If possible, avoid any of the following series:
- Paiste: 101, PST3, PST5, PST7, PST8, 900;
- Sabian: SBR, B8X;
- Zildjian: Planet Z, I Family (former ZBT), S Series;
- Meinl: HCS.
All the cymbals listed above are a complete waste of time and money, and if you invest in any of those, you’ll regret it sooner than later.
With a tight budget, it’s much better to buy from brands that are not as known but produce high-quality cymbals at a much lower price.
With that in mind, let’s take a look at the best budget cymbal pack within your budget:
Wuhan Cymbals, as a manufacturer, is not as well-known as the likes of Zildjian or Sabian, but they are known for producing high-quality cymbals at an affordable price.
When it comes to cymbal packs on a budget, there’s no better option than Wuhan.
This set, in particular, comes with three different cymbals: a 14” Hi-Hat, 16” Crash, and 20” Ride.
That’s more than enough to start with. Plus, you can always add a couple of splashes, chinas, stacks as well as a few more crashes later.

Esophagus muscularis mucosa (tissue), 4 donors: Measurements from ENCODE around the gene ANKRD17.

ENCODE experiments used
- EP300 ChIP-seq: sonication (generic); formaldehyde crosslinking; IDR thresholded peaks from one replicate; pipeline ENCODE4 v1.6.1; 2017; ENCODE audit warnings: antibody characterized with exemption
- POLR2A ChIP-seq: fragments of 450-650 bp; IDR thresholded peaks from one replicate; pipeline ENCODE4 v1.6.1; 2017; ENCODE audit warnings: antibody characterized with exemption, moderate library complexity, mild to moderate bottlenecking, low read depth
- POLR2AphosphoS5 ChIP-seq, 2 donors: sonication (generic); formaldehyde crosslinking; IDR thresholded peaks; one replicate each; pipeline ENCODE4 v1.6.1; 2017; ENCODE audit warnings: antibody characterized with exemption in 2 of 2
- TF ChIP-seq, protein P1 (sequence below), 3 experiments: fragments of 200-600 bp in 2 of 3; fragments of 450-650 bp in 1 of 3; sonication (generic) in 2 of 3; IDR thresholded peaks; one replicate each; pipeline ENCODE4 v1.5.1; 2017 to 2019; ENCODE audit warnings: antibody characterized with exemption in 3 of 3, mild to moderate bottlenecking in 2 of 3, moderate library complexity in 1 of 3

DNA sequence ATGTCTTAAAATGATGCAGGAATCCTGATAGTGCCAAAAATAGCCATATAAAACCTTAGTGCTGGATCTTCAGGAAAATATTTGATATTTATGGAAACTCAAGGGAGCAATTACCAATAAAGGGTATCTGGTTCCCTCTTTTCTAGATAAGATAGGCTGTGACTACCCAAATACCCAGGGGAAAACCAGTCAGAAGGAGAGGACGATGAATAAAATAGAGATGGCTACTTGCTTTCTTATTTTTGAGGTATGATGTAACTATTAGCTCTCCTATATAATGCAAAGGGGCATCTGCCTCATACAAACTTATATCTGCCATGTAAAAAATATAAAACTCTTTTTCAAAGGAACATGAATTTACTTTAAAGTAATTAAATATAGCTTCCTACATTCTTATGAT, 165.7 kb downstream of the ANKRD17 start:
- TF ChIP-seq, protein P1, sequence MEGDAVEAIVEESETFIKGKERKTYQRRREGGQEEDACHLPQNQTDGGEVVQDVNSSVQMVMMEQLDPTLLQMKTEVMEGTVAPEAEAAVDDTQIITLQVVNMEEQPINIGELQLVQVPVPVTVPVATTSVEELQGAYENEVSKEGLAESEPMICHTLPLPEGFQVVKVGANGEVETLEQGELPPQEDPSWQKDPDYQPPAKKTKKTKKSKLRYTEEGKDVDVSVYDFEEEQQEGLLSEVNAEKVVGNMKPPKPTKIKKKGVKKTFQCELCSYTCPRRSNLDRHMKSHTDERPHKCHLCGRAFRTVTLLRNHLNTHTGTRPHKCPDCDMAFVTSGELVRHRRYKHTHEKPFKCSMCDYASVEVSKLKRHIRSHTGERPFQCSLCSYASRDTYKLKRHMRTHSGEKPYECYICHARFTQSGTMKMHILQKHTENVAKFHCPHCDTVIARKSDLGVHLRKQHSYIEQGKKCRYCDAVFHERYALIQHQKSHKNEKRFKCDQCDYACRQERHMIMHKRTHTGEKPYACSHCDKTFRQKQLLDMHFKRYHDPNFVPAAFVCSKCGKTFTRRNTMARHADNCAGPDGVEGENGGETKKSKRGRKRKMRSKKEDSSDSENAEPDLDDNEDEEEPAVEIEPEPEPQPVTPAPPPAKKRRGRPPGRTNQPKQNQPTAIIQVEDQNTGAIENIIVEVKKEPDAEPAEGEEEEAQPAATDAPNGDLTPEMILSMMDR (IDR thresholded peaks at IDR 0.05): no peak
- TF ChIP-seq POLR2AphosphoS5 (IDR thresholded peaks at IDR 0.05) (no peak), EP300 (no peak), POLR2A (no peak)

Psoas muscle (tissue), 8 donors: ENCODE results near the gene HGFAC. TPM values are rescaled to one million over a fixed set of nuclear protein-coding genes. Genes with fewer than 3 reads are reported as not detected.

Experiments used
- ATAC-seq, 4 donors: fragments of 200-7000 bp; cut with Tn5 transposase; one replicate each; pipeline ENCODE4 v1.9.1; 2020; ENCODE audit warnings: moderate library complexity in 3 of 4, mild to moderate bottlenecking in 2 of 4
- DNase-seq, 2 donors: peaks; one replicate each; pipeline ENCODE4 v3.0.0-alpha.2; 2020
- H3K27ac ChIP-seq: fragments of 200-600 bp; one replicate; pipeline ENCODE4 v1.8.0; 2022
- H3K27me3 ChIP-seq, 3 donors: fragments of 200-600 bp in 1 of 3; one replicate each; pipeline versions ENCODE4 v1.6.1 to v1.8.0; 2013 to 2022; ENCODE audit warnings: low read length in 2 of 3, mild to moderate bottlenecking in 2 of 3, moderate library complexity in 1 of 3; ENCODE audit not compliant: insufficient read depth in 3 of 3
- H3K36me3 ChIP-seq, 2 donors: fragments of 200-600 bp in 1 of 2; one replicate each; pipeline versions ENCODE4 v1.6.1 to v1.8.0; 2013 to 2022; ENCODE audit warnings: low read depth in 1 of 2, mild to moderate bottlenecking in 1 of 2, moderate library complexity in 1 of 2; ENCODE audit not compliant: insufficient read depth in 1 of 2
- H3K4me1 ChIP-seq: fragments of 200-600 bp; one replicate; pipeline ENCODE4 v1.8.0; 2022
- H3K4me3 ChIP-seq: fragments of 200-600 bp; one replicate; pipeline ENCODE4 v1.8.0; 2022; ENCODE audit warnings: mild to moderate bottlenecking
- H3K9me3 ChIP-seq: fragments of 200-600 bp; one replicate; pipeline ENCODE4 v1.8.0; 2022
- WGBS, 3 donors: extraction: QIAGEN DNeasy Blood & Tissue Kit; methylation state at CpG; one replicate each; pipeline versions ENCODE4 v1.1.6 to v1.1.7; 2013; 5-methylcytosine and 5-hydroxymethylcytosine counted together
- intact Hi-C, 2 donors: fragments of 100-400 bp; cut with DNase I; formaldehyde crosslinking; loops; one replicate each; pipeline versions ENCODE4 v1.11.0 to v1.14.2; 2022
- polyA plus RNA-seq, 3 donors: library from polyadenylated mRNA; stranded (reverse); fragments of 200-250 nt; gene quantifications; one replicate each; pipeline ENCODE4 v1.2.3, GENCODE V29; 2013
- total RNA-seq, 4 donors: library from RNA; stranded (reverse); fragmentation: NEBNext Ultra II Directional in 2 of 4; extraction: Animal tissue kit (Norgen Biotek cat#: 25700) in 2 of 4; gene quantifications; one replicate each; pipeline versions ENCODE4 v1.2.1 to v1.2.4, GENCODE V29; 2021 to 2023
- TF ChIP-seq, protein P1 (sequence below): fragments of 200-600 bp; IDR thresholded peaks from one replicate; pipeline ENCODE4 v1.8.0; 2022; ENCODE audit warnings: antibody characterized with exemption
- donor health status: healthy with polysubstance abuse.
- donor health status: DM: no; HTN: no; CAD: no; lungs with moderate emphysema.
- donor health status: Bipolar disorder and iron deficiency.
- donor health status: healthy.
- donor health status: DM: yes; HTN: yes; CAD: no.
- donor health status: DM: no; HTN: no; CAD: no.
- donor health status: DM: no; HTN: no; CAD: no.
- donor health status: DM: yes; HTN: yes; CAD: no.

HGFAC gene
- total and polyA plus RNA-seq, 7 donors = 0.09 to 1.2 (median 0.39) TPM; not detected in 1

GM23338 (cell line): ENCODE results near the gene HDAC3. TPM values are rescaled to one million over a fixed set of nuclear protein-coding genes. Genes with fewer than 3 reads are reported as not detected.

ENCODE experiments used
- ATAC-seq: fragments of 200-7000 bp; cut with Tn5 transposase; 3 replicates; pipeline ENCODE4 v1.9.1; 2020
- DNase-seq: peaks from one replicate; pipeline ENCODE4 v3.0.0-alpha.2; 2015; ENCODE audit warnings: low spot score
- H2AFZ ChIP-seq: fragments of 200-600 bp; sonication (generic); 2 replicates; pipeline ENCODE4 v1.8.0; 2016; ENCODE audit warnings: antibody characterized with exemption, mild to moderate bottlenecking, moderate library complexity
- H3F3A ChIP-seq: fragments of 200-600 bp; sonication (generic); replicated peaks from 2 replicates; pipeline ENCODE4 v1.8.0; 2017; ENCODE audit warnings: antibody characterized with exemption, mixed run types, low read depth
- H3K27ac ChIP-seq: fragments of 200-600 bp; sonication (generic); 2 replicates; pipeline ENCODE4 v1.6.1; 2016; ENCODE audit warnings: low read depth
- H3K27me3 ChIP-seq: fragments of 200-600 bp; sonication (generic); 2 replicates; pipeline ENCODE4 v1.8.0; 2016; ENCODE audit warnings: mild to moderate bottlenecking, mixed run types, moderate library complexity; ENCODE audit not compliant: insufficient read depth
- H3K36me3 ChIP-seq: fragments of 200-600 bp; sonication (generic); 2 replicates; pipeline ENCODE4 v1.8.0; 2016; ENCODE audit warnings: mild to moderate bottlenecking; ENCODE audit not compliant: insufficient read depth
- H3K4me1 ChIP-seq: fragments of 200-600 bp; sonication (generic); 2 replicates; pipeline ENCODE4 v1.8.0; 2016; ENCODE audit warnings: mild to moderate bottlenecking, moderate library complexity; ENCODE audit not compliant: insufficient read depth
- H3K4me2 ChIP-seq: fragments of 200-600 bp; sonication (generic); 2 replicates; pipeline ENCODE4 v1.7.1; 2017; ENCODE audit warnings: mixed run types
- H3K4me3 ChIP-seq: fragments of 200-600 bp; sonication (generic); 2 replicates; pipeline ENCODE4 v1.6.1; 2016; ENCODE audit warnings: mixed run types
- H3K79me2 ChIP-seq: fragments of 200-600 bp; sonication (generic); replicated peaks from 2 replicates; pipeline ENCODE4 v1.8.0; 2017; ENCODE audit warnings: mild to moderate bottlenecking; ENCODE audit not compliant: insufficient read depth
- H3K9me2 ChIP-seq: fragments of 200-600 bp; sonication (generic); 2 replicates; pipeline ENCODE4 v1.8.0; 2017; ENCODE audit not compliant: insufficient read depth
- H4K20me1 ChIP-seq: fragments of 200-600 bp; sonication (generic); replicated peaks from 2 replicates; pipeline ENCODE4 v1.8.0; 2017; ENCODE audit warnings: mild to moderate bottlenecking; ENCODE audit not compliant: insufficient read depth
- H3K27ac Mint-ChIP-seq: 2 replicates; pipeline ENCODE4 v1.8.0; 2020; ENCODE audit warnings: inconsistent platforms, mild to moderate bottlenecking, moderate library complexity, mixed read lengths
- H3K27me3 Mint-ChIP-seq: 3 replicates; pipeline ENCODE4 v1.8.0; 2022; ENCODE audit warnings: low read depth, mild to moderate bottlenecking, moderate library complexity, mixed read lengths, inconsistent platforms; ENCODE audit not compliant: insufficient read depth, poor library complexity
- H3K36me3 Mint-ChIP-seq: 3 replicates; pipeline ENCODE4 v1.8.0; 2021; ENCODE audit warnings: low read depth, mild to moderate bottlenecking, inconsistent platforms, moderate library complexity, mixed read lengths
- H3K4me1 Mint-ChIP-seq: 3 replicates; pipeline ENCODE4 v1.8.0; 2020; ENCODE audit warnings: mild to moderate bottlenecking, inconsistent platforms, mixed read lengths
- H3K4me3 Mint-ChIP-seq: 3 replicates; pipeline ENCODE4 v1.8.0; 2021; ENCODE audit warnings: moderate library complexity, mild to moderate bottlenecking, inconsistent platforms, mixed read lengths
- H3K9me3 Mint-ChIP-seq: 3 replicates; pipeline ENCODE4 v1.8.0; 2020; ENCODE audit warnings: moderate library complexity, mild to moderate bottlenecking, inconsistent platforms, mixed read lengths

Despite the extremely low price, they are built with the same B20 alloy used in high-end cymbals. Keep in mind that the cymbal’s lines I told you to avoid are usually made from Brass or B8 bronze instead.
As far as sound goes, they are usually described as bright, yet washy with a decent amount of volume. If you’re familiar with the most popular cymbal brands, they sound similar to Sabian AAX and Zildjian A Custom cymbal lines.
On top of that, if it wasn’t already a great value for the money, Wuhan also includes a free cymbal bag so you can safely store or carry them from gig to gig.
It’s honestly pretty difficult to find anything bad to say about the Wuhan Traditional Cymbal Pack considering its price, but if I had to pick something, that would be:
Wuhan cymbals are often really thin, making them less durable than desired;
The cymbal bag works, but its build quality is definitely subpar and it won’t last long.